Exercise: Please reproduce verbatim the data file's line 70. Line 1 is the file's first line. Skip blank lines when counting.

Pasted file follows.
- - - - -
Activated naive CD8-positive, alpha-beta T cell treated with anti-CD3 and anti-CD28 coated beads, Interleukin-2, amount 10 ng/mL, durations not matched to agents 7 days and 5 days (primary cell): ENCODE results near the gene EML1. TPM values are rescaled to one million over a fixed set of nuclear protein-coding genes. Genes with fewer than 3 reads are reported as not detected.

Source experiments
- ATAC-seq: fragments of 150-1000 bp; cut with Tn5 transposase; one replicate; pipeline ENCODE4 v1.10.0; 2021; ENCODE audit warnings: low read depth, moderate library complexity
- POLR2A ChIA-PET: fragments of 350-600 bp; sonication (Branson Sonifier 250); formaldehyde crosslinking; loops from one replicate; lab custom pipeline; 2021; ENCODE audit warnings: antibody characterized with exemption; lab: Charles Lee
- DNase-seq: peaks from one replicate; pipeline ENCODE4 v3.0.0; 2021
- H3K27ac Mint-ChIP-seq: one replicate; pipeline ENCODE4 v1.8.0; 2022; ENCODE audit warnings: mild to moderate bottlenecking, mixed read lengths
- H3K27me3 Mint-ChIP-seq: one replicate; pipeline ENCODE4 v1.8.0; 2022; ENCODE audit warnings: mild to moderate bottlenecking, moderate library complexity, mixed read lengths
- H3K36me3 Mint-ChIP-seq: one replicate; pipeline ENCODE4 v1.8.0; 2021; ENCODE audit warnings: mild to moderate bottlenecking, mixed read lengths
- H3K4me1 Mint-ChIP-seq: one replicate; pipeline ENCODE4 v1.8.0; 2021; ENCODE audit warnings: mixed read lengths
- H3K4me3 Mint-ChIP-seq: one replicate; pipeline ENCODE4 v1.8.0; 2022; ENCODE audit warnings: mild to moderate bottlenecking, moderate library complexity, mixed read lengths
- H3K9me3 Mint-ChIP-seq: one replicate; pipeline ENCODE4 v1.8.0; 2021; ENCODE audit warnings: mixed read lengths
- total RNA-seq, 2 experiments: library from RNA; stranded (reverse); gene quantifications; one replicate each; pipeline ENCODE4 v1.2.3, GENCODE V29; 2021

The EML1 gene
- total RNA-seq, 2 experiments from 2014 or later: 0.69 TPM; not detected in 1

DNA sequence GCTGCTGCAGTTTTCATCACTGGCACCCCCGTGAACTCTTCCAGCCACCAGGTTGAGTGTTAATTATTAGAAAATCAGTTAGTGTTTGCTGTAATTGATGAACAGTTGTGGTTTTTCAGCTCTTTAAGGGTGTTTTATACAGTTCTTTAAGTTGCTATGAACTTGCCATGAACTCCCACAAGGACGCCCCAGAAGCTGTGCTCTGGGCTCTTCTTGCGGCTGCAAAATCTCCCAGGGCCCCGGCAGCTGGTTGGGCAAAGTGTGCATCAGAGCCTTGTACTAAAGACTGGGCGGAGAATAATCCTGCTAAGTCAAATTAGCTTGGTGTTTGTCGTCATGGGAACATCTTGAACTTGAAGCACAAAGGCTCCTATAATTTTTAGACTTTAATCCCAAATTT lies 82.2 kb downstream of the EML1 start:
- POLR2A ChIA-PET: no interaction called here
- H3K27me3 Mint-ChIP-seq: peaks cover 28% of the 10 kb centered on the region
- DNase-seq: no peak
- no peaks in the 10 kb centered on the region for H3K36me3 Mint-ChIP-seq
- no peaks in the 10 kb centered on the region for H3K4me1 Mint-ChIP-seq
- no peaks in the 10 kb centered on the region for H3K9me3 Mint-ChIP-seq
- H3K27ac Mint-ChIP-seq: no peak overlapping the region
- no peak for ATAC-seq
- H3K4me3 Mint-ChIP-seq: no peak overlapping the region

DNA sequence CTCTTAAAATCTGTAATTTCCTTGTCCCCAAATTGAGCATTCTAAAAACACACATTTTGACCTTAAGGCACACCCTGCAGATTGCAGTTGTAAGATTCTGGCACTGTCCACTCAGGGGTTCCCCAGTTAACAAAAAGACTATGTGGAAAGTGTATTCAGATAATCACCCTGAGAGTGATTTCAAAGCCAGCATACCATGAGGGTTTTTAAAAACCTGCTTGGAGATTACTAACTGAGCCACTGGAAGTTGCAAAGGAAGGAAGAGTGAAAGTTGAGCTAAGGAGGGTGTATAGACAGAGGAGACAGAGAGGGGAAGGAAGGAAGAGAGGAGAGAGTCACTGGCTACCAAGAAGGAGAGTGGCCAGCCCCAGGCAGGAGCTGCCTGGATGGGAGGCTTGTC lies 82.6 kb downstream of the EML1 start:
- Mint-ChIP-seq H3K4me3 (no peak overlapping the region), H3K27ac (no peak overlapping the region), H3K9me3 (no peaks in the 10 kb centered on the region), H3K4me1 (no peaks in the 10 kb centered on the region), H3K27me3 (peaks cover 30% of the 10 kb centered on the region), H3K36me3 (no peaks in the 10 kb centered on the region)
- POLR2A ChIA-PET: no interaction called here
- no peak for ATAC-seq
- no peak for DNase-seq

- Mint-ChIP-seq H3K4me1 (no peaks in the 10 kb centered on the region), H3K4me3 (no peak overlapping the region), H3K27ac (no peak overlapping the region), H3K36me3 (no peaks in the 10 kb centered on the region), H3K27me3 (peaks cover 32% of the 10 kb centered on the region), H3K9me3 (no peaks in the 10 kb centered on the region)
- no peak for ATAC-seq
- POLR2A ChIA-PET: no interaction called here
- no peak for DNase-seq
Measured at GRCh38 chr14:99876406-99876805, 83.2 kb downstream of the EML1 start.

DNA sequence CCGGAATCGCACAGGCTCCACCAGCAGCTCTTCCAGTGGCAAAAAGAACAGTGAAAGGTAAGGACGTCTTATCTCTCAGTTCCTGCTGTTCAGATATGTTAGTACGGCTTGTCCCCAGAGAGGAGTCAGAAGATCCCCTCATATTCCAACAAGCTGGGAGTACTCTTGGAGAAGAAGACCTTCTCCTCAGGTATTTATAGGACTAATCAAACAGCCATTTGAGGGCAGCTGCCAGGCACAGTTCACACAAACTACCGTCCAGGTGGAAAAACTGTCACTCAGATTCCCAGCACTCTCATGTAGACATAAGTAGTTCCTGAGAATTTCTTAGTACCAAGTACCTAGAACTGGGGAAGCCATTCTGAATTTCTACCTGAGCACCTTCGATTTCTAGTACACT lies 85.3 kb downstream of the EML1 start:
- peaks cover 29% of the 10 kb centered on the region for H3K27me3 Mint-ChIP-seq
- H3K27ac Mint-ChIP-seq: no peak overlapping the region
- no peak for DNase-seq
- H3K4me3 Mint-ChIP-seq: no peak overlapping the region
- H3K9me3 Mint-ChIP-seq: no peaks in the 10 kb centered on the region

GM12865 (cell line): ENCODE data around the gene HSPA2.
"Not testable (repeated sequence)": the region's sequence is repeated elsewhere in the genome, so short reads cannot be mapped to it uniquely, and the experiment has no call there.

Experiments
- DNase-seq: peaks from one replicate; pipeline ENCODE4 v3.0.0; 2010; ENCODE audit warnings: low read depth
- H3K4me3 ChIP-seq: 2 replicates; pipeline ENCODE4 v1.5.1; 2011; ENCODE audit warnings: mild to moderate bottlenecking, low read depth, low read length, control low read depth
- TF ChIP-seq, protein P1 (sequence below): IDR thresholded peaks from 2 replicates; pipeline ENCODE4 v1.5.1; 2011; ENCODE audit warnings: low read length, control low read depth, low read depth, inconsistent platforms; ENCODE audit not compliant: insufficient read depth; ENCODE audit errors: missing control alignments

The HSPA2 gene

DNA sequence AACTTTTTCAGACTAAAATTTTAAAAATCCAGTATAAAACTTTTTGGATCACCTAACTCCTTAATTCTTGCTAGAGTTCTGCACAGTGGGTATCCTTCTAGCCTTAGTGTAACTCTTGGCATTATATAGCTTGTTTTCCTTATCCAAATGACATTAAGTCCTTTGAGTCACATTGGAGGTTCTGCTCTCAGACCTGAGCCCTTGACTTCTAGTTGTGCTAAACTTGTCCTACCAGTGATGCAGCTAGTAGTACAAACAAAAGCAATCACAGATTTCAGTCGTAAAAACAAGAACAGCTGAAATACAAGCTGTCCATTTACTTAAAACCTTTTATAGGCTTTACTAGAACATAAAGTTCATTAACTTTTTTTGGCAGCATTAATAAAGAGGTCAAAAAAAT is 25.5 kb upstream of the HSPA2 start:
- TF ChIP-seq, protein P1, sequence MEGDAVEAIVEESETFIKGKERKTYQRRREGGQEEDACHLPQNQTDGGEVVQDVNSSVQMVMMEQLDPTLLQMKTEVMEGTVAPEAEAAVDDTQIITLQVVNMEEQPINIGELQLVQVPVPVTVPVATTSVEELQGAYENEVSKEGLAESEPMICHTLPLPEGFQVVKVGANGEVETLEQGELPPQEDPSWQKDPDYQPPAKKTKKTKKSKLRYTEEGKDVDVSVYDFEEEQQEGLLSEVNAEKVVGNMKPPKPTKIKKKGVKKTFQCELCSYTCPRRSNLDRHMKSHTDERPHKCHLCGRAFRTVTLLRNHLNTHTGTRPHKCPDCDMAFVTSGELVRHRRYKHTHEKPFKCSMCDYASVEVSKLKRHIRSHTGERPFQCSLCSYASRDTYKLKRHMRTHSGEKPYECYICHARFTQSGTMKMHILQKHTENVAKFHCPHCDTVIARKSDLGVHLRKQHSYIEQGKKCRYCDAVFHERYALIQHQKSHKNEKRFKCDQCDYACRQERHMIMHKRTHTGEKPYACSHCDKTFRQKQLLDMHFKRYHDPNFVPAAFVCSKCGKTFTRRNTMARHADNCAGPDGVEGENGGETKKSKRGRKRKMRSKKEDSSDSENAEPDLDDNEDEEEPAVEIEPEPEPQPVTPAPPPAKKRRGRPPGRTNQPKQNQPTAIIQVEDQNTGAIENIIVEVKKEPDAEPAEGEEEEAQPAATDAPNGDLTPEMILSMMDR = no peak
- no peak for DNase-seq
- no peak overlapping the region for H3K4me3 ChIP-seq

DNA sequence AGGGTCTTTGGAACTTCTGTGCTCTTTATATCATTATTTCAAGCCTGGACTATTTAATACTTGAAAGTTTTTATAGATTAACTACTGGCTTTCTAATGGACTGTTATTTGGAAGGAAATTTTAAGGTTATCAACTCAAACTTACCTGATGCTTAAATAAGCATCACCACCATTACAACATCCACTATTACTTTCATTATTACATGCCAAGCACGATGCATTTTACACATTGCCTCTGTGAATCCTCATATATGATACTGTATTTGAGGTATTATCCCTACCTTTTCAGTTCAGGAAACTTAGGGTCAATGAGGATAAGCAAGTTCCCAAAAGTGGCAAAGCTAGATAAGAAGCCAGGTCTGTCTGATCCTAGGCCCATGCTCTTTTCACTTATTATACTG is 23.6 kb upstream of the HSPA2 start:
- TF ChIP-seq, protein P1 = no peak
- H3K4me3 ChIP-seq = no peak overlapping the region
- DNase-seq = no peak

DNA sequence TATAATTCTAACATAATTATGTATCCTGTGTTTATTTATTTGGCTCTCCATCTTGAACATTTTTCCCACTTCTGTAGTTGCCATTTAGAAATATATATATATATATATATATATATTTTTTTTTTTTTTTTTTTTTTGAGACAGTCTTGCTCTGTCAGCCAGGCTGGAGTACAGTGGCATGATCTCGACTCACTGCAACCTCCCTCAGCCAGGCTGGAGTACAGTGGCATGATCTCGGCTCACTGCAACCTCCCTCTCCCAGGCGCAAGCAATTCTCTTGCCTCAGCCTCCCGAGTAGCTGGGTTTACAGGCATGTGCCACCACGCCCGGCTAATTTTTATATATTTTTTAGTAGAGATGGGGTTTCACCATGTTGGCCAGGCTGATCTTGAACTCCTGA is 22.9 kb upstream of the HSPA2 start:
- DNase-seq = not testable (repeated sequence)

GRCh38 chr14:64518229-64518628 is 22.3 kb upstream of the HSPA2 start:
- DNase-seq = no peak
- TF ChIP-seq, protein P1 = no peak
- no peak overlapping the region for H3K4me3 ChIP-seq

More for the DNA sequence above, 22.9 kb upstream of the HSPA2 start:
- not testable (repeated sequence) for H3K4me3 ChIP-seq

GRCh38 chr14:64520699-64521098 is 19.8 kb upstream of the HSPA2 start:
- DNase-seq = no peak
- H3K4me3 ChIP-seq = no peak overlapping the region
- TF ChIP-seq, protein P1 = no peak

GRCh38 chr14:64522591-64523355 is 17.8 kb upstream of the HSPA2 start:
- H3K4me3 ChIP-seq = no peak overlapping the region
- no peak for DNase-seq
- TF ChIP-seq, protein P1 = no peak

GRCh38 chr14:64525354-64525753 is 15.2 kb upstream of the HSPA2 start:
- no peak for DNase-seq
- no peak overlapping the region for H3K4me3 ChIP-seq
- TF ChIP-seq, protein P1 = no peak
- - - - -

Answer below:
- no peak for DNase-seq